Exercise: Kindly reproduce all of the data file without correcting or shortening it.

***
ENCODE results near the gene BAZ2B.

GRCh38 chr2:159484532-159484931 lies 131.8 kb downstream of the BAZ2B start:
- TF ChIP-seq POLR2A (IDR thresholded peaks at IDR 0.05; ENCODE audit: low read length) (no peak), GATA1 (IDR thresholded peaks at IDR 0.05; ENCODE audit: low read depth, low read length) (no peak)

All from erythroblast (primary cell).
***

ENCODE results near the gene BAZ2B.

GRCh38 chr2:159484532-159484931 lies 131.8 kb downstream of the BAZ2B start:
- TF ChIP-seq POLR2A (IDR thresholded peaks at IDR 0.05; ENCODE audit: low read length) (no peak), GATA1 (IDR thresholded peaks at IDR 0.05; ENCODE audit: low read depth, low read length) (no peak)

All from erythroblast (primary cell).